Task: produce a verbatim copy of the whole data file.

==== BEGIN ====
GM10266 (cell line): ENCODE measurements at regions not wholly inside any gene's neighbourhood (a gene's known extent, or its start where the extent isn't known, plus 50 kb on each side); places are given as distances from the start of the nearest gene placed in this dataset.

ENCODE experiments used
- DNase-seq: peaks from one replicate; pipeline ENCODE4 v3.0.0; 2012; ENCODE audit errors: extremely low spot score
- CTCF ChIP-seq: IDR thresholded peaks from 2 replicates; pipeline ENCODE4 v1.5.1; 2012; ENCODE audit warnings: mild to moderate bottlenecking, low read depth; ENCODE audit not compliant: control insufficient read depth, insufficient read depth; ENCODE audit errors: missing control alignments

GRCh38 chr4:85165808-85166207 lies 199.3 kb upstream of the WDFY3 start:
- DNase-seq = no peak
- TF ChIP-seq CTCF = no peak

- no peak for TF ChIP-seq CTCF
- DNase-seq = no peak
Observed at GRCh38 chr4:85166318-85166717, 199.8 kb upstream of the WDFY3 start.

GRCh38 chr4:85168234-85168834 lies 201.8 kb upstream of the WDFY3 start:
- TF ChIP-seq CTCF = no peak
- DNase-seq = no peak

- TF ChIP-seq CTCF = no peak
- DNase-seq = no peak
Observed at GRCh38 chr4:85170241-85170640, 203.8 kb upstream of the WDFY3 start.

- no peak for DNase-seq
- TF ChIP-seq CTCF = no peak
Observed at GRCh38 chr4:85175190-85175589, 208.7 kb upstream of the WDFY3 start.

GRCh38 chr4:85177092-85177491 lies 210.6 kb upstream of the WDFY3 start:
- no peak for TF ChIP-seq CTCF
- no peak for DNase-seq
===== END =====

GM10266 (cell line): ENCODE measurements at regions not wholly inside any gene's neighbourhood (a gene's known extent, or its start where the extent isn't known, plus 50 kb on each side); places are given as distances from the start of the nearest gene placed in this dataset.

ENCODE experiments used
- DNase-seq: peaks from one replicate; pipeline ENCODE4 v3.0.0; 2012; ENCODE audit errors: extremely low spot score
- CTCF ChIP-seq: IDR thresholded peaks from 2 replicates; pipeline ENCODE4 v1.5.1; 2012; ENCODE audit warnings: mild to moderate bottlenecking, low read depth; ENCODE audit not compliant: control insufficient read depth, insufficient read depth; ENCODE audit errors: missing control alignments

GRCh38 chr4:85165808-85166207 lies 199.3 kb upstream of the WDFY3 start:
- DNase-seq = no peak
- TF ChIP-seq CTCF = no peak

- no peak for TF ChIP-seq CTCF
- DNase-seq = no peak
Observed at GRCh38 chr4:85166318-85166717, 199.8 kb upstream of the WDFY3 start.

GRCh38 chr4:85168234-85168834 lies 201.8 kb upstream of the WDFY3 start:
- TF ChIP-seq CTCF = no peak
- DNase-seq = no peak

- TF ChIP-seq CTCF = no peak
- DNase-seq = no peak
Observed at GRCh38 chr4:85170241-85170640, 203.8 kb upstream of the WDFY3 start.

- no peak for DNase-seq
- TF ChIP-seq CTCF = no peak
Observed at GRCh38 chr4:85175190-85175589, 208.7 kb upstream of the WDFY3 start.

GRCh38 chr4:85177092-85177491 lies 210.6 kb upstream of the WDFY3 start:
- no peak for TF ChIP-seq CTCF
- no peak for DNase-seq